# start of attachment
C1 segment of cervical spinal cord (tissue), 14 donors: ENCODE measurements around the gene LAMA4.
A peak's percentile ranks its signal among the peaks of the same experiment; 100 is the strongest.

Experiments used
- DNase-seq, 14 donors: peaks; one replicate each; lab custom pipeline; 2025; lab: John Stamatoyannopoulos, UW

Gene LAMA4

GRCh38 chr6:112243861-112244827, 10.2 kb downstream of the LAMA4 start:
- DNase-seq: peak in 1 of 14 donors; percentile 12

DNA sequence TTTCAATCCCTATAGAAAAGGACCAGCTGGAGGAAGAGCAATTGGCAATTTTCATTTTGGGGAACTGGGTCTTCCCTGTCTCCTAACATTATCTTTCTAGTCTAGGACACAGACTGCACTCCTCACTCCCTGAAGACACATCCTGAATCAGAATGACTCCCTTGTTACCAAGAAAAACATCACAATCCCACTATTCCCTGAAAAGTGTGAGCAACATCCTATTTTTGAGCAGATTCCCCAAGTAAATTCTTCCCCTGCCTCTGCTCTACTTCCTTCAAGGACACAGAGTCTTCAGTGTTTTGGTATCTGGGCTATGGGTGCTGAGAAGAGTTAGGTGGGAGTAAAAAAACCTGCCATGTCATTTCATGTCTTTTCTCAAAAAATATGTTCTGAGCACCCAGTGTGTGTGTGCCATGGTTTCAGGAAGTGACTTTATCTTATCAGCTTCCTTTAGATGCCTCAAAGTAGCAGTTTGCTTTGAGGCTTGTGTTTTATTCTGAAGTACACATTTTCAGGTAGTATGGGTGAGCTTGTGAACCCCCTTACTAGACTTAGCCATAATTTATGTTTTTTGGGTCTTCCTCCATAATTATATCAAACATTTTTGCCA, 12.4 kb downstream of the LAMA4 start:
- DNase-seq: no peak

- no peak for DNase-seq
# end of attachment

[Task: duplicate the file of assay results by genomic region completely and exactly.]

C1 segment of cervical spinal cord (tissue), 14 donors: ENCODE measurements around the gene LAMA4.
A peak's percentile ranks its signal among the peaks of the same experiment; 100 is the strongest.

Experiments used
- DNase-seq, 14 donors: peaks; one replicate each; lab custom pipeline; 2025; lab: John Stamatoyannopoulos, UW

Gene LAMA4

GRCh38 chr6:112243861-112244827, 10.2 kb downstream of the LAMA4 start:
- DNase-seq: peak in 1 of 14 donors; percentile 12

DNA sequence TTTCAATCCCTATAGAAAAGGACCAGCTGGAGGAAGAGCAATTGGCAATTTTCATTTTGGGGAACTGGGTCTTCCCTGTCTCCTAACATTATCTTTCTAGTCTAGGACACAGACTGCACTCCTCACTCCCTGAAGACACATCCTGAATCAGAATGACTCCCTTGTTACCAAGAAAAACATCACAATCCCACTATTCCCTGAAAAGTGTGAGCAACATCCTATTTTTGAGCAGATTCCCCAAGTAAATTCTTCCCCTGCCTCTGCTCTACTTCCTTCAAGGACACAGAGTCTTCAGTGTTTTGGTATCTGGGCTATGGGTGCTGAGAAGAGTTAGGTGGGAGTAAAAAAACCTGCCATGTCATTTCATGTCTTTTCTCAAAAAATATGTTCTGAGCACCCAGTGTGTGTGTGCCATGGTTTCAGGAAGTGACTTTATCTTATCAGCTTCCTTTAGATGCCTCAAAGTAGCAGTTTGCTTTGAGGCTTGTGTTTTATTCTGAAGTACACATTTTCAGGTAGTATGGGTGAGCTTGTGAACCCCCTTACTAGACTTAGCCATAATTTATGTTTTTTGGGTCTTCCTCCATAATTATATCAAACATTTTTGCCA, 12.4 kb downstream of the LAMA4 start:
- DNase-seq: no peak

- no peak for DNase-seq